Demographic data including age, sex, ethnicity, date of admission, mechanism of injury, comorbidities at admission (diabetes mellitus, hypertension, hyperlipidemia, ischemic heart disease, or previous stroke), activities of daily living (ADL) status, ambulation status, mode of treatment, and length of hospital stay were collected from our computerized patient support system. Radiological data, including X-ray, CT, and MRI images along with their reports were reviewed from our picture archive and communication system to note the level of the fractures. The date of death and the exact cause of death were obtained with approval from the National Registry of Disease Office.

All the statistical analyses were performed using IBM SPSS Statistics for Windows ver. 24.0 (IBM Corp., Armonk, NY, USA). A p-value of <0.05 was considered statistically significant. Linear relationships between age and length of hospital stay were analyzed by calculating Pearson’s correlation coefficient (r). The strength of the correlation was considered stronger when the ‘r’ value was close to 1. Mortality rates at 3, 6, and 12 months were calculated, and the cause of death at each time point was analyzed. Multivariate Cox regression for 1-year overall survival was performed. Hazard ratios were calculated for variables significantly correlating with mortality. This study was performed in accordance with the ethical standards stated in the most recent version of the 1964 Declaration of Helsinki or comparable ethical standards. The requirement of informed consent for patient inclusion was waived by the NHG DSRB.


Electronic records of 3,010 patients who presented to our emergency department with acute spine fracture and who were subsequently admitted were reviewed; of which, 613 patients (mean age, 85.7±4.5 years; range, 80–101 years; men, 108; women, 505) met our selection criteria. Their demographic characteristics, comorbidities, mechanism of injury, level of fracture, and mode of treatment were tabulated (Table 1). This sample revealed a preponderance of women (82.38%) among older people who sustain acute spine fractures compared with men (17.62%). Falls in the community accounted for the most common mechanism of injury (77.81%), with the remaining 18.27% experiencing a traumatic sudden back pain that prompted their presentation.

Demographics and general characteristics of study population (n=613)

The prefracture ADL status was categorized into independent (464 patients, 75.7%) and assisted (149 patients, 24.3%). Ambulation status was categorized into nonambulant/needing assistance (42 patients, 6.8%), home ambulant (116 patients, 18.9%), and community ambulant (455 patients, 74.2%). The sample predominantly included patients with osteoporotic compression fractures of the spine (85.92%) without spinal cord injury. Only a small percentage (1.47%) of patients had spinal cord signal changes on MRI. More than four in five fractures (83.47%) involved the thoracic and lumbar levels, with 47.4% involving the thoracolumbar junction (T12–L1).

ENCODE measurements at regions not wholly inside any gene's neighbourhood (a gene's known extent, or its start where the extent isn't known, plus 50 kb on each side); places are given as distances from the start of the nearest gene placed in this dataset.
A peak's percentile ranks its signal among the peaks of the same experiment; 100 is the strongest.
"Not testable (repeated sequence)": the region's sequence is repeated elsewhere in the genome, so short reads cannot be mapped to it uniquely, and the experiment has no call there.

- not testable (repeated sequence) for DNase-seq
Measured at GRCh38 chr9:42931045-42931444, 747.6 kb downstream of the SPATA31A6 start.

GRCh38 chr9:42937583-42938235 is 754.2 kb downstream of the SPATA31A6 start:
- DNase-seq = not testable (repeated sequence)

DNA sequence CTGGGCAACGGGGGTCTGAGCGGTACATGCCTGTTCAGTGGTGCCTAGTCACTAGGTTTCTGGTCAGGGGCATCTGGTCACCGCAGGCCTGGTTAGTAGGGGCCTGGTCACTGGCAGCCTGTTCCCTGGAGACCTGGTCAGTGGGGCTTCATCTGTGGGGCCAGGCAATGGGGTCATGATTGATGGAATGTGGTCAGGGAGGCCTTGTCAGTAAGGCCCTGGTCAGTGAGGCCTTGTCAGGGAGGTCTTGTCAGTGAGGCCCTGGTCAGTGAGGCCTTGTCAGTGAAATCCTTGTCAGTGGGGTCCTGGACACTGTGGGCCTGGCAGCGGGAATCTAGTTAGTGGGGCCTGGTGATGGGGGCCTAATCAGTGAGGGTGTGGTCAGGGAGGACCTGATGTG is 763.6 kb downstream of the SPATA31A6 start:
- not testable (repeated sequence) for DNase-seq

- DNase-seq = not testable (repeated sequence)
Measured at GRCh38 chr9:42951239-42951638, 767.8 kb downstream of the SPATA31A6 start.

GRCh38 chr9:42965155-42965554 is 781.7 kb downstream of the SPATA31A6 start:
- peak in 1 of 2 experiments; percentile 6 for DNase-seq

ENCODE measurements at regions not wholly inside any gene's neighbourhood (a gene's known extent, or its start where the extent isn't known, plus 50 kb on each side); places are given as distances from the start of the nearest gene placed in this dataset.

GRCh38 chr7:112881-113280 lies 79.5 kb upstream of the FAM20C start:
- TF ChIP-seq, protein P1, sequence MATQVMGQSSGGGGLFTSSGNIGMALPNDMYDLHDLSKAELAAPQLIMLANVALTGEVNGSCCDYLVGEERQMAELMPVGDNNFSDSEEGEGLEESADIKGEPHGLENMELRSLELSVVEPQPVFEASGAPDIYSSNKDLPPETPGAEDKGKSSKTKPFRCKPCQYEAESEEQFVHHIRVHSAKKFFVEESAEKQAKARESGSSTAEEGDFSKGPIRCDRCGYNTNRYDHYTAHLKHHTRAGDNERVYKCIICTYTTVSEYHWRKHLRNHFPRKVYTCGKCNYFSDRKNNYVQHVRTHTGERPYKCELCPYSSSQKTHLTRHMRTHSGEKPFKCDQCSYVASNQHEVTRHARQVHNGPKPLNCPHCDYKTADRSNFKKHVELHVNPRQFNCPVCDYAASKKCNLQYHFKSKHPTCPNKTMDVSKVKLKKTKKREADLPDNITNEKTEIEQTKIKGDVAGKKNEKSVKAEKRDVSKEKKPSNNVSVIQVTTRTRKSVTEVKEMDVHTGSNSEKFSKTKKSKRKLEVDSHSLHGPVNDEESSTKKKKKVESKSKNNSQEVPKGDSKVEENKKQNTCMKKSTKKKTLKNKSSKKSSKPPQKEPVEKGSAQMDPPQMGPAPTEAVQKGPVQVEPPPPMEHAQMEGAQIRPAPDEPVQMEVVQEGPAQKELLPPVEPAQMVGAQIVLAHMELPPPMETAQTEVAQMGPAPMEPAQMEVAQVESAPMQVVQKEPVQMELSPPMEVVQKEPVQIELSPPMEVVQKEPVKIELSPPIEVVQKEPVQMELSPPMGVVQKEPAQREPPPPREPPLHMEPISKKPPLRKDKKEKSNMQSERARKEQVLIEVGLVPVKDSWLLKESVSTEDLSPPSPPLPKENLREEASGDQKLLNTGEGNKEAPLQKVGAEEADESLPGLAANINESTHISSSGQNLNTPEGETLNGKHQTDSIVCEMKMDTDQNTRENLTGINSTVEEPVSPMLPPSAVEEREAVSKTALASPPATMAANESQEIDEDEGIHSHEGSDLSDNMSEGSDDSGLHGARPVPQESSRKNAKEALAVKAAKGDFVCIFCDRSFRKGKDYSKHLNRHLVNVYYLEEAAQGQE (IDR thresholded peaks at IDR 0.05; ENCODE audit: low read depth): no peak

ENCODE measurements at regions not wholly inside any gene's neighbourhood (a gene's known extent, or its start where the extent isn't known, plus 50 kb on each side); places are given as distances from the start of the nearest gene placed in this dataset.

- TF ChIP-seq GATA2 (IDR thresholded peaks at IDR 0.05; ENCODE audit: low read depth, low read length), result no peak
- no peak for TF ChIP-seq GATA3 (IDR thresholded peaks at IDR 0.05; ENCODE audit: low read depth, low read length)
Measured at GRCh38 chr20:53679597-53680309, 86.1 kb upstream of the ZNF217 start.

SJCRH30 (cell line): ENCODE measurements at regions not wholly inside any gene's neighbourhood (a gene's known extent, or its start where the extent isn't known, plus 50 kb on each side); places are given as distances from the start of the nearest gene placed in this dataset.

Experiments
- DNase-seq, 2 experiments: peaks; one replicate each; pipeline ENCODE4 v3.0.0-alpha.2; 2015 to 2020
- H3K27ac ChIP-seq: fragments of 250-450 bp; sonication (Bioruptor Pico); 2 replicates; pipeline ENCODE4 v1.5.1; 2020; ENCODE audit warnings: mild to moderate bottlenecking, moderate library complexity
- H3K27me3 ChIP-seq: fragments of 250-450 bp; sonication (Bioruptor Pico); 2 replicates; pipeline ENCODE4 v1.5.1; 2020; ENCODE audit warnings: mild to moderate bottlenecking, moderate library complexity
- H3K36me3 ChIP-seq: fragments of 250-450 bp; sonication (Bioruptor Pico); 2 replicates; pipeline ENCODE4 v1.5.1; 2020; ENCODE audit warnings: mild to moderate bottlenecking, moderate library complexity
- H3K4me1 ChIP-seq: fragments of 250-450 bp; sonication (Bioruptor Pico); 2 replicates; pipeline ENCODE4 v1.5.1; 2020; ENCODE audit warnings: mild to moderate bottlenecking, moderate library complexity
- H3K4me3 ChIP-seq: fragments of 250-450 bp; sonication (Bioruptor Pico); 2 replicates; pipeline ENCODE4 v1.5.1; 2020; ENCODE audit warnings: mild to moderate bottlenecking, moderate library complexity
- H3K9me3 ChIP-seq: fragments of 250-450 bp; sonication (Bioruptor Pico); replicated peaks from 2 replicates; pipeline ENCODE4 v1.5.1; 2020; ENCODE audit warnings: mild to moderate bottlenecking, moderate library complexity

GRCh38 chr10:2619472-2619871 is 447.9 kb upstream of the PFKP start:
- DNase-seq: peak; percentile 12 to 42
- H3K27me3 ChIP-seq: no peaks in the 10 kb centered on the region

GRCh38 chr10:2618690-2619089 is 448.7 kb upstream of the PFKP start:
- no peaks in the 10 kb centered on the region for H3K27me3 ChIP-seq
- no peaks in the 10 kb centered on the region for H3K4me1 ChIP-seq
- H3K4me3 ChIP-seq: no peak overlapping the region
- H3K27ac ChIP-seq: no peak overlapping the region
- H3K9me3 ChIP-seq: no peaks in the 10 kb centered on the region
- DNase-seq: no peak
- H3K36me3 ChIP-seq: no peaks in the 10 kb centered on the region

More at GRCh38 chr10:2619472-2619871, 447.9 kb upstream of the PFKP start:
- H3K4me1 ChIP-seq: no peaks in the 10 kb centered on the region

Only 4.57% of patients ultimately underwent surgery, which was indicated mostly for pain due to compression fractures at the thoracolumbar junction. All the remaining patients (95.43%) were conservatively managed. In more than 50% of those who underwent surgery, a single-level percutaneous vertebroplasty was performed after a failed conservative approach for a thoracolumbar compression fracture. We also noticed that 42.1% of the patients had sustained prior osteoporotic fractures involving the spine, hip, and/or forearm. The average length of hospital stay was 12.2±32 days and was not influenced by the age of the patients (r=−0.034).

Stratification of the data at 3 months, 6 months, and 1 year revealed the mortality rates and top three causes of death at each time point (Table 2). The mortality rates at 3, 6, and 12 months were 6%, 8.2%, and 10.4%, respectively. At 3 months, the top three ranked causes of death were pneumonia, ischemic heart disease, and urinary tract infection. Pneumonia, ischemic heart disease, and metastatic cancer featured as the top three ranked causes of death at each period at 6 months and 1 year.

Mortality rates and top 3 causes of death (n=613)

Multivariate Cox regression for 1-year overall survival was performed. Variables including age, sex, mobility status, medical comorbidities, presence of old compression fractures, level of the spinal injury, ASIA score, and surgery performed were all found to influence mortality. Next, forward stepwise (likelihood ratio) selection was performed, which identified sex, age, and ASIA score, which remained in the final model and were independently correlated with mortality with statistical significance, thus predicting overall survival at 1 year (Table 3).

Multivariate Cox regression for 1-year overall survival

We found that elderly women had a lower mortality rate compared with men (p<0.001) within the 1-year followup period. Considering age as a continuous variable with a hazard ratio of 1.063, we found that mortality rates increased by 6.3% (p=0.024) for every 1-year increase in age. In addition, the ASIA score (A–C) had a hazard ratio of 12.36, indicating that patients with an ASIA score of A–C had a much higher mortality rate (p<0.001) compared with ASIA D–E patients.


This study describes, over the course of 12 years, the epidemiology of elderly patients (age >80 years) who had sustained acute spine fractures and presented to a Singapore tertiary hospital. The results provide practicing clinicians with valuable information about the mechanism of injury, the level of spine fracture, and the patient demographics. The majority were Chinese (91.84%), followed by Malay (4.24%) and Indian (2.94%) patients, mirroring our overall national demographic of 74.3%, 13.4%, and 9%, respectively, across all age groups [16]; signifying that acute spinal trauma relatively equally affects the three main ethnicities of our country’s geriatric population.